Advancing Primary Care with Underserved Communities: A Case Study of the Leonard A. Lauder Community Care Nurse Practitioner Program

By Antonia M. Villarruel and Julie Sochalski
February 13, 2023 | Commentary


Surveying the landscape of primary care, the 2021 National Academies of Sciences, Engineering, and Medicine (NASEM) report Implementing High-Quality Primary Care: Rebuilding the Foundation of Health Care noted the disappointing lack of progress made on the recommendations from several previous NASEM consensus studies that paved an effective roadmap for the future of primary care (NASEM, 2021a). Their report drew from these still relevant recommendations and presented an implementation plan to achieve high-quality primary care. Starting from the premise that primary care is the turnkey for better health and health equity, the study panel focused its effort on developing an action plan grounded in community-oriented primary care that is enshrined in the Declaration of Alma-Ata, adopted at the 1978 International Conference on Primary Health Care (WHO, 2004). The panel highlighted access to primary care as the essential condition of health equity.

Building a primary care workforce ready to take on the challenge of health equity is the cornerstone of yet another NASEM (2021b) consensus study: The Future of Nursing 2020–2030. This study underscores the importance of the nurse practitioner workforce in improving access to primary care—a role established over 50 years ago for that explicit purpose. At that time, the population of the United States was rising at a much more rapid rate than the increase in physician and nursing personnel available to meet their health care needs. Unless the pattern of furnishing primary health care, particularly to underserved groups in both urban and rural areas, was drastically improved, these groups would suffer in inequitable and unnecessary ways. Visionaries at the University of Colorado, Henry Silver, MD, Professor of Pediatrics, and Loretta Ford, RN, EdD, Professor and Chair of Public Health Nursing, created a new role— the nurse practitioner—that prepared nurses to assume an expanded role in providing primary health care in areas where there are limited facilities for such care.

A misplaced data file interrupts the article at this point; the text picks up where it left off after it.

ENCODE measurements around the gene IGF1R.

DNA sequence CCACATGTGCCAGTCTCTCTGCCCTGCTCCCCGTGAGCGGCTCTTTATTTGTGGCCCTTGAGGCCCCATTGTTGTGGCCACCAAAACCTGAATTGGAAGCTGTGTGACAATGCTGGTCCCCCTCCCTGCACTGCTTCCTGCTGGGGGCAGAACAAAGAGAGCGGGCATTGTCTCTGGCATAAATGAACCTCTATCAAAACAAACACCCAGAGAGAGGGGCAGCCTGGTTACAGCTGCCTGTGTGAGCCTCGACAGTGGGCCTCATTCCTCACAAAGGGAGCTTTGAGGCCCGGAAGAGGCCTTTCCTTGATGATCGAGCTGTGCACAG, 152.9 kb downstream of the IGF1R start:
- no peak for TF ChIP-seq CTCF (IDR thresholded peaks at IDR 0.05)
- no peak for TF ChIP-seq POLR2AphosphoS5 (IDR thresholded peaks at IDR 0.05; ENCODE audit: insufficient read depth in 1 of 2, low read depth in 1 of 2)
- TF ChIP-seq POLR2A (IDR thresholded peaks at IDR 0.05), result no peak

Upon this well-laid foundation, the NASEM reports (2021a, 2021b) sound the clarion call to increase the numbers, diversity, and distribution of primary care nurse practitioners fully equipped to incorporate the social determinants of health (SDoH) into their community-based practice to reduce health disparities and thus improve health equity. Why nurse practitioners? By 2034, there will be a shortfall between 18,000 and 48,000 primary care physicians (AAMC, 2021). Nurse practitioners, in contrast, graduate from primary care programs at three times the rate of graduating physicians entering primary care residencies. They are active in the workforce and more likely to practice in rural and underserved communities caring for low-income patients lacking adequate coverage or on Medicaid (AANP, 2022).